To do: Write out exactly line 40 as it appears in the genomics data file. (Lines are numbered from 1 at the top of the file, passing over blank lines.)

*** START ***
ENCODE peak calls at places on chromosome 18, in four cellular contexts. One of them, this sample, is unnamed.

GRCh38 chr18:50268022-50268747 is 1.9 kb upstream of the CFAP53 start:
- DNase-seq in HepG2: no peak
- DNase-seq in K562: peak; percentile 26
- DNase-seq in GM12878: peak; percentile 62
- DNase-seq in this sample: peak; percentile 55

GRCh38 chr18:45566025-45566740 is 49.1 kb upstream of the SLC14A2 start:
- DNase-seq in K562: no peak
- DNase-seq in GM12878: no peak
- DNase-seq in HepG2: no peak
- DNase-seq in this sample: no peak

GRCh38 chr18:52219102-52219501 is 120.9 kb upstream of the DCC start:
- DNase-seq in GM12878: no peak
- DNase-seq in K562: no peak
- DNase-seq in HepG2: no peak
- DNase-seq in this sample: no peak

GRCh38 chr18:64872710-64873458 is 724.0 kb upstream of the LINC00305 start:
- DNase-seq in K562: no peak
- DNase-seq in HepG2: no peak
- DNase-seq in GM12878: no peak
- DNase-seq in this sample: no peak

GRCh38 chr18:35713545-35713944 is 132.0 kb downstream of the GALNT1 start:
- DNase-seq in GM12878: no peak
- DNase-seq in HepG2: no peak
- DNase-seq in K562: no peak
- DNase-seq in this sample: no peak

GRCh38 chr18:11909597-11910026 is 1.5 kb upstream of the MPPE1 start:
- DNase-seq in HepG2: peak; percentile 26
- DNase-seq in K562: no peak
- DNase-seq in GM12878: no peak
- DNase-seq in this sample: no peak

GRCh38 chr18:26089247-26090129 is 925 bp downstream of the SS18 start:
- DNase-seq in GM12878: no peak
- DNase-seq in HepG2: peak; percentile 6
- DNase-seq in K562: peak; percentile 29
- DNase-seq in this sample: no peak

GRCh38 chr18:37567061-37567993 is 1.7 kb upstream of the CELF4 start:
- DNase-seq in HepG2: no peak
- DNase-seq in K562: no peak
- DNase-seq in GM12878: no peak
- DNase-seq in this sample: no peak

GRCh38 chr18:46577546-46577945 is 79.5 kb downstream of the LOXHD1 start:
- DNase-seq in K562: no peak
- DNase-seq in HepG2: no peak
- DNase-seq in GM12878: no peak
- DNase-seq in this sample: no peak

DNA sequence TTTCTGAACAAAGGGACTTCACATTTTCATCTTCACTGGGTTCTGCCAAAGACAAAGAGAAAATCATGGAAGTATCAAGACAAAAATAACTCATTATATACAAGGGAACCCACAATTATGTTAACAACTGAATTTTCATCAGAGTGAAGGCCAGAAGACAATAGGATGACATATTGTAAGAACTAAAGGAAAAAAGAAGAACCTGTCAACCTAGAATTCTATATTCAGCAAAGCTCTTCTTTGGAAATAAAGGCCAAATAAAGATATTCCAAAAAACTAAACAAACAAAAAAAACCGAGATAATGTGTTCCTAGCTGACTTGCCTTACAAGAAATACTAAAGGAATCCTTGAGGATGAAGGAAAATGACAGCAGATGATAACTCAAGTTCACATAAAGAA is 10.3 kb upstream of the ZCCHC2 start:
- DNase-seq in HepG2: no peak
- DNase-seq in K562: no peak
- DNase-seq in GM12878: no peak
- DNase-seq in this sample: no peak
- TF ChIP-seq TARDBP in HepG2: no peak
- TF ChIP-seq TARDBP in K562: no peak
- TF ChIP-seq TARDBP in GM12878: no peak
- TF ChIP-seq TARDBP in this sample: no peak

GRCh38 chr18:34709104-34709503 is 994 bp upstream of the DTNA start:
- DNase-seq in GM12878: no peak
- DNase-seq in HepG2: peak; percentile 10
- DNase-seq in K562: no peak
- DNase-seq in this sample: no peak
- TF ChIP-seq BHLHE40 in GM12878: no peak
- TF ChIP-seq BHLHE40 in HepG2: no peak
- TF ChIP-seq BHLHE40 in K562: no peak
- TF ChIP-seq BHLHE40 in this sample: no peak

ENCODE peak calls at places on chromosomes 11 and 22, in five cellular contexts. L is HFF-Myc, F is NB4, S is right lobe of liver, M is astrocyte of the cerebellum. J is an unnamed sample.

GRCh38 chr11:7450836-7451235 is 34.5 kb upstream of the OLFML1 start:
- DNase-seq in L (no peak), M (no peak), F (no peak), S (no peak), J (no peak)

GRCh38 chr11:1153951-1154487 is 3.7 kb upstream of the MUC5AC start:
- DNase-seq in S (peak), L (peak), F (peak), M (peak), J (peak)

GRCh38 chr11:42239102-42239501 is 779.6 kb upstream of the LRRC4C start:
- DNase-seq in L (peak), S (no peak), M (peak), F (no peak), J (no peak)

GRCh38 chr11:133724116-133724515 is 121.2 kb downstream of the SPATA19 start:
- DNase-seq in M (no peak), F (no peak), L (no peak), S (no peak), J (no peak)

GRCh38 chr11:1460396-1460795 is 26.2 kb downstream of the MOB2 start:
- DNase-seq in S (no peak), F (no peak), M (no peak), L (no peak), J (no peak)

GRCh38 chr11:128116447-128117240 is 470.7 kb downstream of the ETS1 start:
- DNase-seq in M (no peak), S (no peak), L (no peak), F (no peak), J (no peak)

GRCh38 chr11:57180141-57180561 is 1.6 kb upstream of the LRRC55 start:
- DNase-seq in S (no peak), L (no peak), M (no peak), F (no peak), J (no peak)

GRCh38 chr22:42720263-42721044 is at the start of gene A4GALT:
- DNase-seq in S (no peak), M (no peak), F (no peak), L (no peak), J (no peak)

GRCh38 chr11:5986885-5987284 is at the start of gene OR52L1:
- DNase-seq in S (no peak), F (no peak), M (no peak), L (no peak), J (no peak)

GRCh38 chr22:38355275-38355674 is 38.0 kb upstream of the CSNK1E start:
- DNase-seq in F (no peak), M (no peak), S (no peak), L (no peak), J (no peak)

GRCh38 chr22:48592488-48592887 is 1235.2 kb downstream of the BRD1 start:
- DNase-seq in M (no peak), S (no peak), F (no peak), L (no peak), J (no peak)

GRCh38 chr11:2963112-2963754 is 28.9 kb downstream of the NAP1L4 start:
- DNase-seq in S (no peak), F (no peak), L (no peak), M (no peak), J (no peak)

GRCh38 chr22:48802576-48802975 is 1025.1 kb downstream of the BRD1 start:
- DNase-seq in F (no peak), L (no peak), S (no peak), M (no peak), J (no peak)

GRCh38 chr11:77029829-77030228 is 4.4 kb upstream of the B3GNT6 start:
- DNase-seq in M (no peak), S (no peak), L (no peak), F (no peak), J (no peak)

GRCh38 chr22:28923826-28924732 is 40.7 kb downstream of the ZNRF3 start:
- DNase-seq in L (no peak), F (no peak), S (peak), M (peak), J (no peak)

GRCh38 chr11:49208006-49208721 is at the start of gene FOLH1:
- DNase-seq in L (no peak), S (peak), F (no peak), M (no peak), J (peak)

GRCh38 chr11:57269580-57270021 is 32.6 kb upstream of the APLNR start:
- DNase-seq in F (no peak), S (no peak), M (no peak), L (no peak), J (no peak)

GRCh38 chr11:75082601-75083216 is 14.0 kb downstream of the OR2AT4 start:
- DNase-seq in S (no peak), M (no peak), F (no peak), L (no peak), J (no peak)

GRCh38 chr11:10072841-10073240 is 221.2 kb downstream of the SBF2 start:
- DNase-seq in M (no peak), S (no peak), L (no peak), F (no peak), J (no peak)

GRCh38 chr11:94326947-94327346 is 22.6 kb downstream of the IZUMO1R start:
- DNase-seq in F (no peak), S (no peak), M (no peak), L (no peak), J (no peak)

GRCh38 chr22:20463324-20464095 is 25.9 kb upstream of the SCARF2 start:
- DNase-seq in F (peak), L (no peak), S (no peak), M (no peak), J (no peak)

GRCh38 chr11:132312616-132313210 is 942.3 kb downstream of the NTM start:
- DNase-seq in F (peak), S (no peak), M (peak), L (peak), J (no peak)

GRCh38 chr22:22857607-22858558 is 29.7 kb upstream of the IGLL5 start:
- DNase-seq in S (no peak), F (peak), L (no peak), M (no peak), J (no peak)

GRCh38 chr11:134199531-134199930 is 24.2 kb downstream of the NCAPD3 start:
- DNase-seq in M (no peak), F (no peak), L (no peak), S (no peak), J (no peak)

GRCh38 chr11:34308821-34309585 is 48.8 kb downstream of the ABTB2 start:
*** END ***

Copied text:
- DNase-seq in GM12878: no peak